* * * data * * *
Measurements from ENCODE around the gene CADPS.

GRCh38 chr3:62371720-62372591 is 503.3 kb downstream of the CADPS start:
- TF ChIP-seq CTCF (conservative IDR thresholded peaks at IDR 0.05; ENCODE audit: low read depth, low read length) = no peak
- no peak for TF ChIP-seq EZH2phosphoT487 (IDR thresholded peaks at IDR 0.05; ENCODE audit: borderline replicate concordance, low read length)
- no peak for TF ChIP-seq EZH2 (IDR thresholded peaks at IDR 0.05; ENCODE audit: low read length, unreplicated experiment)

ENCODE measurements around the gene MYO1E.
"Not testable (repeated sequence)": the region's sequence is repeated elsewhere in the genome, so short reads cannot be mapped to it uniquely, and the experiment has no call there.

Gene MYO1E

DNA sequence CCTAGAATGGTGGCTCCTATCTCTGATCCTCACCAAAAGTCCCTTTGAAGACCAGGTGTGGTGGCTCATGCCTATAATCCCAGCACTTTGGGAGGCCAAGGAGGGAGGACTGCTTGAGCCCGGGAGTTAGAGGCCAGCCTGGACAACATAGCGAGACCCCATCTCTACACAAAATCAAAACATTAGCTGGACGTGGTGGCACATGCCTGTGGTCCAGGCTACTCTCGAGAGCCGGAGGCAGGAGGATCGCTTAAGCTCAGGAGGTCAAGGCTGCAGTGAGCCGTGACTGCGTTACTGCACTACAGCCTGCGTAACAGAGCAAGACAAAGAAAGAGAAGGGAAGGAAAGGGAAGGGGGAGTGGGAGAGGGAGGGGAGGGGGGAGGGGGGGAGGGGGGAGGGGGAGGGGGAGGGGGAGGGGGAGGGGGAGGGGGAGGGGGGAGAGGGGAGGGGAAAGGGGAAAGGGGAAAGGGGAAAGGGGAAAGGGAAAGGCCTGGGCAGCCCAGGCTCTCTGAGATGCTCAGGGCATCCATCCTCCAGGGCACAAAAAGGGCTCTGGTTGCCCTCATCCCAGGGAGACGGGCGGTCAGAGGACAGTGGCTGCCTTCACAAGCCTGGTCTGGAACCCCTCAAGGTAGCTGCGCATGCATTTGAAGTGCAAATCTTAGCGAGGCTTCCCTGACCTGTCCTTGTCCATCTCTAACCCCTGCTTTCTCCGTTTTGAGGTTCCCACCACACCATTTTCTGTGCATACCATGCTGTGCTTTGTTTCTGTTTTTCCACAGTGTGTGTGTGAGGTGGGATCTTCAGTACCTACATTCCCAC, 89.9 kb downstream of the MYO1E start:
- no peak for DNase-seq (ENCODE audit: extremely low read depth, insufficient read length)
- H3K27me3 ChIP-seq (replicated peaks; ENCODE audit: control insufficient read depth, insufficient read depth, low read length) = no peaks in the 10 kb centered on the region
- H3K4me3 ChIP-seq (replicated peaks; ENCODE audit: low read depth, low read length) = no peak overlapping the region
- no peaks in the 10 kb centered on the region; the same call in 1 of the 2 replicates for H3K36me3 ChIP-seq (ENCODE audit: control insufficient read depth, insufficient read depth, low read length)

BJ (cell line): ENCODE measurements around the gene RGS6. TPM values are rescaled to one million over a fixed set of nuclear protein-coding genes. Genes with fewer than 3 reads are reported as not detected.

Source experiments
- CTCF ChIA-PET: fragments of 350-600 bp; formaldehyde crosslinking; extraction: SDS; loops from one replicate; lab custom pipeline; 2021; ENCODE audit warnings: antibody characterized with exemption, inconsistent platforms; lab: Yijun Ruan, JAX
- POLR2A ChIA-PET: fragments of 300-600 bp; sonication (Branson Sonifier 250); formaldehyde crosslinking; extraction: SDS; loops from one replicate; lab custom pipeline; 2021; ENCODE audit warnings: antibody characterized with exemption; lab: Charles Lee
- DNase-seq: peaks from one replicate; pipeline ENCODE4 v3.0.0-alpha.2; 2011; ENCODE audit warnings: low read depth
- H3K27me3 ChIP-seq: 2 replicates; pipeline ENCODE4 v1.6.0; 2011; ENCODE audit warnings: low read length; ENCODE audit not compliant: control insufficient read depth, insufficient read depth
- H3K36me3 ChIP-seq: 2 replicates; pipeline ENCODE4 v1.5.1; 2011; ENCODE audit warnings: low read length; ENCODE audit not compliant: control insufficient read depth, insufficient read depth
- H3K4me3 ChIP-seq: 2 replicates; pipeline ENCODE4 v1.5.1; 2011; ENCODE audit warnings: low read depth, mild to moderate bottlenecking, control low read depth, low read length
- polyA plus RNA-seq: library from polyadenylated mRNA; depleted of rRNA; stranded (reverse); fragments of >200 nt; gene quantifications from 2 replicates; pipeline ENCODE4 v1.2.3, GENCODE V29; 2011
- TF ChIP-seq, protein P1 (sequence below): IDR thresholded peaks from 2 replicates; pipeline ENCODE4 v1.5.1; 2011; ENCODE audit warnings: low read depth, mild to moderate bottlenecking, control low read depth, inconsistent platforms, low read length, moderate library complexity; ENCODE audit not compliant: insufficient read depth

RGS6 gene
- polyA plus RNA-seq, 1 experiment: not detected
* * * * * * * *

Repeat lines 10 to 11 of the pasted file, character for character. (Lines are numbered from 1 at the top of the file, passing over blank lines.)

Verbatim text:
- no peak for DNase-seq (ENCODE audit: extremely low read depth, insufficient read length)
- H3K27me3 ChIP-seq (replicated peaks; ENCODE audit: control insufficient read depth, insufficient read depth, low read length) = no peaks in the 10 kb centered on the region